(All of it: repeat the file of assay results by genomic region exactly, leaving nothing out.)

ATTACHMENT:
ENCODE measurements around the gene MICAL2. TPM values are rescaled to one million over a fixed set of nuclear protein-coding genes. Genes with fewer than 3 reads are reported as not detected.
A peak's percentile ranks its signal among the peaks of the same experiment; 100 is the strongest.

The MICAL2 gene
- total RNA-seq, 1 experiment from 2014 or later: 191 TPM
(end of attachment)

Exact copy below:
ENCODE measurements around the gene MICAL2. TPM values are rescaled to one million over a fixed set of nuclear protein-coding genes. Genes with fewer than 3 reads are reported as not detected.
A peak's percentile ranks its signal among the peaks of the same experiment; 100 is the strongest.

The MICAL2 gene
- total RNA-seq, 1 experiment from 2014 or later: 191 TPM